Regenerative Agriculture: Good for Soil Health, but Limited Potential to Mitigate Climate Change

Regenerative Agriculture: Good for Soil Health, but Limited Potential to Mitigate Climate Change

SOURCE: World Resources Institute DATE: May 12, 2020 SNIP: Regenerative agriculture has become the darling of many policymakers, food companies and farmers. Advocates claim a triple win: climate change mitigation, increased profit for farmers and greater resilience to a changing climate. Our view is that the practices grouped as regenerative agriculture can improve soil health and yield some valuable environmental benefits, but are unlikely to achieve large-scale emissions reductions. There is broad agreement that most regenerative agriculture practices are good for soil health and have other environmental benefits. No-till reduces soil erosion and encourages water to infiltrate soils (although it can require greater use of herbicides). Cover crops do the same, and can also reduce water pollution. Diverse crop rotations can lower pesticide use. And good grazing practices — such as moving cattle around frequently, adding legumes or fertilizers, and avoiding overgrazing — can increase vegetation and protect water sources. The thinking behind regenerative practices as a climate mitigation strategy is to remove carbon dioxide out of the air by storing it as organic carbon in soils. While practices like adding manure can increase soil carbon, the feasibility of scaling such practices over large areas to substantially increase soil carbon and mitigate climate change is much less clear. Our own report analyzing mitigation options in the food and land sector concluded that the practical potential was at best modest due to several challenges, including: Uncertain benefits: There’s limited scientific understanding of what keeps soil carbon sequestered, and, as a result, uncertainty about whether regenerative practices actually sequester additional carbon. For example, there is an active scientific debate about whether...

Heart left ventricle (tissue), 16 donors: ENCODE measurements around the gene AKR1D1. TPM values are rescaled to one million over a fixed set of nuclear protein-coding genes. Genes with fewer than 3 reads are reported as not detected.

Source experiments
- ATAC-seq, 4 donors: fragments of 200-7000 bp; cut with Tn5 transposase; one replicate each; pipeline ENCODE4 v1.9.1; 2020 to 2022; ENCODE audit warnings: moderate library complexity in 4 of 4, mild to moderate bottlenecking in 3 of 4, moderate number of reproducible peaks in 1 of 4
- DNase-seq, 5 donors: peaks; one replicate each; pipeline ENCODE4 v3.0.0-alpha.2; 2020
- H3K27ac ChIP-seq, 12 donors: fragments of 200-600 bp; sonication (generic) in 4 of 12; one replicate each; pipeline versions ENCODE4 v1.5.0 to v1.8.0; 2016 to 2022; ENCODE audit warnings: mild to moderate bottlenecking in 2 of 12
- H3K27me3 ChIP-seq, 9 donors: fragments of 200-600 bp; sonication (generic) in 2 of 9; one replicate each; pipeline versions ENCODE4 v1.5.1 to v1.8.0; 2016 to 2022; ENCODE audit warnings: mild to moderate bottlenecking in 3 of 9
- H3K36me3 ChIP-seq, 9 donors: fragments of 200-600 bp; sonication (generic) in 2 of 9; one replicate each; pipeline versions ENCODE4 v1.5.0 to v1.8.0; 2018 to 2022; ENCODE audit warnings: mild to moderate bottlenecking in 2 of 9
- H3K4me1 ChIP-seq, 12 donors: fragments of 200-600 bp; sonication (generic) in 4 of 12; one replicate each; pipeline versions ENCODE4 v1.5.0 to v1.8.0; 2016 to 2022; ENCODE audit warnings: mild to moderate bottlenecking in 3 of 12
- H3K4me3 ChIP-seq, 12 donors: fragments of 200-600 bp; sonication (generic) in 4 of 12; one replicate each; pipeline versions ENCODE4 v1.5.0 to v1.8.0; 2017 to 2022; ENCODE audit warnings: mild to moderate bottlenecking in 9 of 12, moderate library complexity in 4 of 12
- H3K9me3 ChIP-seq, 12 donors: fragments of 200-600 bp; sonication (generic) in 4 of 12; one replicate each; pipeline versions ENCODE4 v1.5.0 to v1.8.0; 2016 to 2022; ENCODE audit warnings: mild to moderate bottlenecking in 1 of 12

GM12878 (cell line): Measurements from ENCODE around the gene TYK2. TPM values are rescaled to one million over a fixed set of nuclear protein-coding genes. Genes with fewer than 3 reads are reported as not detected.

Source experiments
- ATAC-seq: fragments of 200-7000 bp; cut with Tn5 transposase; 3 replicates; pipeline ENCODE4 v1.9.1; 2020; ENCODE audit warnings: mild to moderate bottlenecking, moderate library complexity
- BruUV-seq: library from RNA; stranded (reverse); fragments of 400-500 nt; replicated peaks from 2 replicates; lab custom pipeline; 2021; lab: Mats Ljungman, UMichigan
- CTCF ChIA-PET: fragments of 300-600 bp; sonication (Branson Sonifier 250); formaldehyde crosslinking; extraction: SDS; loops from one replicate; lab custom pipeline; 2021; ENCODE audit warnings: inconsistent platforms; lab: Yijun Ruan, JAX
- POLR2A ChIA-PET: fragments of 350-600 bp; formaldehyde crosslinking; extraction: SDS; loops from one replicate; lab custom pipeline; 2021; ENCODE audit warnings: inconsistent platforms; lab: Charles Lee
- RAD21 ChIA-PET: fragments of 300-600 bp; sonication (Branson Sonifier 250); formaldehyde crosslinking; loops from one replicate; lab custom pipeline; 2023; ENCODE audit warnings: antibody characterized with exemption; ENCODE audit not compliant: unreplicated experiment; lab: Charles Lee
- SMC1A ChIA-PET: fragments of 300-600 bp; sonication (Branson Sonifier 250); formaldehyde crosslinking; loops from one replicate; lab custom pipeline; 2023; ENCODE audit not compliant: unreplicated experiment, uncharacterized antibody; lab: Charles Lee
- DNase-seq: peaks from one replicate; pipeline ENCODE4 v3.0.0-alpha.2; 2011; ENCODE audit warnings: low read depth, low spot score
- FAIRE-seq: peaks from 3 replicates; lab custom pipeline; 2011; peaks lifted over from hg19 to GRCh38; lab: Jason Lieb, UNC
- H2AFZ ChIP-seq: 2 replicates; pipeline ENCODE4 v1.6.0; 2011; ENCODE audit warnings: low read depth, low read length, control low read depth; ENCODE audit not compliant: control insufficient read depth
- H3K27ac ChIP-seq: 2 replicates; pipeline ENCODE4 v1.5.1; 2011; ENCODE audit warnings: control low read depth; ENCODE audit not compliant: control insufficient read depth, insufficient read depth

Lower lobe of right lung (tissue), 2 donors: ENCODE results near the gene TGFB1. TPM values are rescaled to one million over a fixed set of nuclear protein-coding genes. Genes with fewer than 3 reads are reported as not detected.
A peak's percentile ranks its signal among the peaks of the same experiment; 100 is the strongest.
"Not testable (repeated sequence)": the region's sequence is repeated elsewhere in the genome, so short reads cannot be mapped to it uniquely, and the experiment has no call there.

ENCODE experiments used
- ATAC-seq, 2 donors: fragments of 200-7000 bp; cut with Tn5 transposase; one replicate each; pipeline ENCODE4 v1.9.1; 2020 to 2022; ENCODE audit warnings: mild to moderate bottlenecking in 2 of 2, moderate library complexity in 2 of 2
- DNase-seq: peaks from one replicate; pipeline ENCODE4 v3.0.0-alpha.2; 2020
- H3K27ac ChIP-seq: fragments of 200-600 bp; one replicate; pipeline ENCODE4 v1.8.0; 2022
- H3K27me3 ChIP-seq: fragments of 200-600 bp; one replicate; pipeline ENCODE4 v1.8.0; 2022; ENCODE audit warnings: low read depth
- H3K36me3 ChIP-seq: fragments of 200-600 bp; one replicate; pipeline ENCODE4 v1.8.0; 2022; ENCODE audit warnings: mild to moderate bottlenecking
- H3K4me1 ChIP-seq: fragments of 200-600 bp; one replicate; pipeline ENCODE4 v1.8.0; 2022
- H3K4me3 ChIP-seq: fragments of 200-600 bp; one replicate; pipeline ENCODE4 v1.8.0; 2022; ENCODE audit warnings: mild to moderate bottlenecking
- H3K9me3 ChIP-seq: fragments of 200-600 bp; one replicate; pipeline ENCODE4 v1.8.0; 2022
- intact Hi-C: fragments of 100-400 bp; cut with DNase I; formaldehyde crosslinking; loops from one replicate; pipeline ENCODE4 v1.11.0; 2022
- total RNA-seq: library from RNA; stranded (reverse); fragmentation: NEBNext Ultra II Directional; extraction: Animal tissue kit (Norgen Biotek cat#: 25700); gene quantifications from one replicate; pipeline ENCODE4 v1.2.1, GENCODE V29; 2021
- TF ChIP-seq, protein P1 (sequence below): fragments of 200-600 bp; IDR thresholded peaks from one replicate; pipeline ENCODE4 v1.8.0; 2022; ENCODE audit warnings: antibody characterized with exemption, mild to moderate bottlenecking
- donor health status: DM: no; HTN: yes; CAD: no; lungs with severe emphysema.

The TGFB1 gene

Total Catastrophe For U.S. Corn Production: Only 30% Of U.S. Corn Fields Have Been Planted – 5 Year Average Is 66%

Total Catastrophe For U.S. Corn Production: Only 30% Of U.S. Corn Fields Have Been Planted – 5 Year Average Is 66%

SOURCE: The Economic Collapse Blog [Take with a grain of salt, but the numbers are from the Department of Agriculture and are quite clearly problematic.] DATE: May 15, 2019 SNIP: 2019 is turning out to be a nightmare that never ends for the agriculture industry. Thanks to endless rain and unprecedented flooding, fields all over the middle part of the country are absolutely soaked right now, and this has prevented many farmers from getting their crops in the ground. I knew that this was a problem, but when I heard that only 30 percent of U.S. corn fields had been planted as of Sunday, I had a really hard time believing it. But it turns out that number is 100 percent accurate. And at this point corn farmers are up against a wall because crop insurance final planting dates have either already passed or are coming up very quickly. In addition, for every day after May 15th that corn is not in the ground, farmers lose approximately 2 percent of their yield. Unfortunately, more rain is on the way, and it looks like thousands of corn farmers will not be able to plant corn at all this year. It is no exaggeration to say that what we are facing is a true national catastrophe. According to the U.S. Department of Agriculture’s crop progress reports, about 11% of Illinois corn has been planted and about 4% of soybeans. Last year at this time, 88% of corn and 56% of soybeans were in the ground. Sadly, global weather patterns are continuing to go haywire, and much more rain is coming to...